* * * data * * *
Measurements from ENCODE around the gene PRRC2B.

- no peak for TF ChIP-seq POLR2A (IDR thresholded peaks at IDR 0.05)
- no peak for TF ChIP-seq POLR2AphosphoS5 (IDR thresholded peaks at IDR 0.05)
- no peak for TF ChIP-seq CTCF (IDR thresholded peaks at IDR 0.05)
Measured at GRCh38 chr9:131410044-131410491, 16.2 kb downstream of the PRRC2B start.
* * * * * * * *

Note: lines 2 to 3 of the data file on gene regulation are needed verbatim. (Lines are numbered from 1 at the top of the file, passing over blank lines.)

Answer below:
- no peak for TF ChIP-seq POLR2A (IDR thresholded peaks at IDR 0.05)
- no peak for TF ChIP-seq POLR2AphosphoS5 (IDR thresholded peaks at IDR 0.05)